Each of us inherits from our biological parents a set of chemical instructions known as DNA that influence how our bodies are constructed. All known life depends on DNA!
Note: You do not need to understand anything about nucleotides or DNA to complete this exercise.
DNA is a long chain of other chemicals and the most important are the four nucleotides, adenine, cytosine, guanine and thymine. A single DNA chain can contain billions of these four nucleotides and the order in which they occur is important! We call the order of these nucleotides in a bit of DNA a "DNA sequence".
We represent a DNA sequence as an ordered collection of these four nucleotides and a common way to do that is with a string of characters such as "ATTACG" for a DNA sequence of 6 nucleotides. 'A' for adenine, 'C' for cytosine, 'G' for guanine, and 'T' for thymine.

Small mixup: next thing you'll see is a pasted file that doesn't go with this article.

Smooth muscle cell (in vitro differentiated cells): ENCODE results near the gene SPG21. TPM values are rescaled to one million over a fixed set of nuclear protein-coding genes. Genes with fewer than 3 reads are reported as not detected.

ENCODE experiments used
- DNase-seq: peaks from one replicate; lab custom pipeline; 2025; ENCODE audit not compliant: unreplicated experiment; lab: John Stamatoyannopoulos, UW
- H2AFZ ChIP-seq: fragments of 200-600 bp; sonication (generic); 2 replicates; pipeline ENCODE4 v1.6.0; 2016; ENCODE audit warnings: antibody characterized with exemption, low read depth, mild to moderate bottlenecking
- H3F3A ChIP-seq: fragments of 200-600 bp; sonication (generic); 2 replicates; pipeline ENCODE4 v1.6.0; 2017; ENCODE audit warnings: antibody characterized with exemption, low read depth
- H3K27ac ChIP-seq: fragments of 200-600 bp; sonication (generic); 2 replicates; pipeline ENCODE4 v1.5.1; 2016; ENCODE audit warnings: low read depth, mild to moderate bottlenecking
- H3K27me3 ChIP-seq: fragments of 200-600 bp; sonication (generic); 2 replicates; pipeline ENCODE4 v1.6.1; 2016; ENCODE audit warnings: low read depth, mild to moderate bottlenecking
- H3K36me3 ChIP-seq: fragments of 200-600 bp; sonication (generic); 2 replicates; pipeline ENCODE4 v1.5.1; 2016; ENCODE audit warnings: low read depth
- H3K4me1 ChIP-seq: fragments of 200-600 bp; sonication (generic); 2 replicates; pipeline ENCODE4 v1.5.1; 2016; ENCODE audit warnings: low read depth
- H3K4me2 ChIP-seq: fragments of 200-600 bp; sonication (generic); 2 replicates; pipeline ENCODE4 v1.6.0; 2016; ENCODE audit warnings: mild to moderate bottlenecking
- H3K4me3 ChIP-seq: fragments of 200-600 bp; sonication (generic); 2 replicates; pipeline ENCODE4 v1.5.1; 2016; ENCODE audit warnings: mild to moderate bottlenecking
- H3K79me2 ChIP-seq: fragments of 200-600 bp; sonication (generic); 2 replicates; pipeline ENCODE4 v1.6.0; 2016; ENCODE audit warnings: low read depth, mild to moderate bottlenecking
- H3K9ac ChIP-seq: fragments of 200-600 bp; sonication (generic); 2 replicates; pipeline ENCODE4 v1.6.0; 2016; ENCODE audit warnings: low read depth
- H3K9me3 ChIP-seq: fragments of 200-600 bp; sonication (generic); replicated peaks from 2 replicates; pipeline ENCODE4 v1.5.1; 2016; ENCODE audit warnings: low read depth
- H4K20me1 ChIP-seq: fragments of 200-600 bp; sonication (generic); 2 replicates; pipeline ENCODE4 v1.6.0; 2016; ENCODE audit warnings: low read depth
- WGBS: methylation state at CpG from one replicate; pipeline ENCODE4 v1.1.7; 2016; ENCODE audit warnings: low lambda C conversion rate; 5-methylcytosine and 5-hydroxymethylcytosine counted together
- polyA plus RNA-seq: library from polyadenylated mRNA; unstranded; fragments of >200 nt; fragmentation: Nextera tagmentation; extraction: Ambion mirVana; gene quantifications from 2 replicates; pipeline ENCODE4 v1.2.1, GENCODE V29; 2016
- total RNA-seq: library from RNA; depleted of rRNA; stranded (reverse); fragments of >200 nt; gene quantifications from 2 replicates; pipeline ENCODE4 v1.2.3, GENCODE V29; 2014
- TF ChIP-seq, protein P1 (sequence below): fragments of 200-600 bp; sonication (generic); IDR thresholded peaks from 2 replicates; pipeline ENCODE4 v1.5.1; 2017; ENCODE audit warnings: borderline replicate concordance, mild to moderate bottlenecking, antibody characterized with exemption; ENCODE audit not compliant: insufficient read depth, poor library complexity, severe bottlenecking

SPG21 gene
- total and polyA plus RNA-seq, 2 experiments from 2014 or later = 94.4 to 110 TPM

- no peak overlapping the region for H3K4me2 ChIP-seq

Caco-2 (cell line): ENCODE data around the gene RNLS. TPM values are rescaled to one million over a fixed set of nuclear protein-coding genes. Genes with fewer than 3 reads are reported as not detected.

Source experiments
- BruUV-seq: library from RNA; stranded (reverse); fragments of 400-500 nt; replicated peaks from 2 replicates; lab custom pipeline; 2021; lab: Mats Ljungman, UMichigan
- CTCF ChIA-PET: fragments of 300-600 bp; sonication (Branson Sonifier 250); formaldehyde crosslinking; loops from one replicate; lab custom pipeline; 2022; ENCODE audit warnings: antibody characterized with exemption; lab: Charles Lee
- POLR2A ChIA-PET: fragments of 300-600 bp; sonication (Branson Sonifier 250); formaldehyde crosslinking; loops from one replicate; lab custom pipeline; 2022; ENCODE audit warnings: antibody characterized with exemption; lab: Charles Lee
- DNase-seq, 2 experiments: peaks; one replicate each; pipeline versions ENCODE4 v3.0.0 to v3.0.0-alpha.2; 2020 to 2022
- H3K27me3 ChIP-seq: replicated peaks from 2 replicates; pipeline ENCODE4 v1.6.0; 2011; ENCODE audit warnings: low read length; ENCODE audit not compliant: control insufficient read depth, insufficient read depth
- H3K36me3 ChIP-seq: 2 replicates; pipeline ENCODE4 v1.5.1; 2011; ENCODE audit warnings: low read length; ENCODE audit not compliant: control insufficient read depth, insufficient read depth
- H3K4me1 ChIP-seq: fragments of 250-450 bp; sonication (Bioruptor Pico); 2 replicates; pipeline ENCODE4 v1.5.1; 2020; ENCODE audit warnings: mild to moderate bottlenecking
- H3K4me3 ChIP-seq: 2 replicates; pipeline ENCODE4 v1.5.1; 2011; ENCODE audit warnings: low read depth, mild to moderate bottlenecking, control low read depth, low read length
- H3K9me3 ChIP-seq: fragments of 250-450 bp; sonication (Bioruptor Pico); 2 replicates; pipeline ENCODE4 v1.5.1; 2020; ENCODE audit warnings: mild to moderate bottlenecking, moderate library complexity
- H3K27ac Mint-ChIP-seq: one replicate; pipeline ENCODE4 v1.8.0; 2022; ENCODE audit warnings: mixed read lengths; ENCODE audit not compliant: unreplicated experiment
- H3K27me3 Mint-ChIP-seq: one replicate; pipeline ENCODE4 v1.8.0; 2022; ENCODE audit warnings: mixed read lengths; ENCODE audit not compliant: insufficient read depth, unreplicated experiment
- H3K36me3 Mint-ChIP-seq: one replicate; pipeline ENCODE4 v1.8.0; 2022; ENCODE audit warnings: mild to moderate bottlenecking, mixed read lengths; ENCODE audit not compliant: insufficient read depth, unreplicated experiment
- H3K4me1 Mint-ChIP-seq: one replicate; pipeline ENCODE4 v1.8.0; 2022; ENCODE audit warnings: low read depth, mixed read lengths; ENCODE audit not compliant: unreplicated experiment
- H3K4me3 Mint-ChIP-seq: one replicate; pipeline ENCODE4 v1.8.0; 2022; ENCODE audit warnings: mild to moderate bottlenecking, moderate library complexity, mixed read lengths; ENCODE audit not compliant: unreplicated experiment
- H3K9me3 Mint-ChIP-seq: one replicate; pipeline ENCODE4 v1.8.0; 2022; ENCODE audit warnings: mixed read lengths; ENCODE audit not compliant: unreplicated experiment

Given a string representing a DNA sequence, count how many of each nucleotide is present. If the string contains characters that aren't A, C, G, or T then it is invalid and you should signal an error.
"GATTACA" -> 'A': 3, 'C': 1, 'G': 1, 'T': 2 "INVALID" -> error
make chez if you're using ChezScheme or
make guile if you're using GNU Guile.
Sometimes the name for the scheme binary on your system will differ from the defaults.
When this is the case, you'll need to tell make by running
make chez chez=your-chez-binary or
make guile guile=your-guile-binary.
(load "test.scm")at the repl prompt.
nucleotide-count.scmreloading as you go.
(test)to check your solution.
If some of the test cases fail, you should see the failing input and the expected output.
The failing input is presented as a list because the tests call your solution by
(apply nucleotide-count input-list).
To learn more about
apply see The Scheme Programming Language -- Chapter 5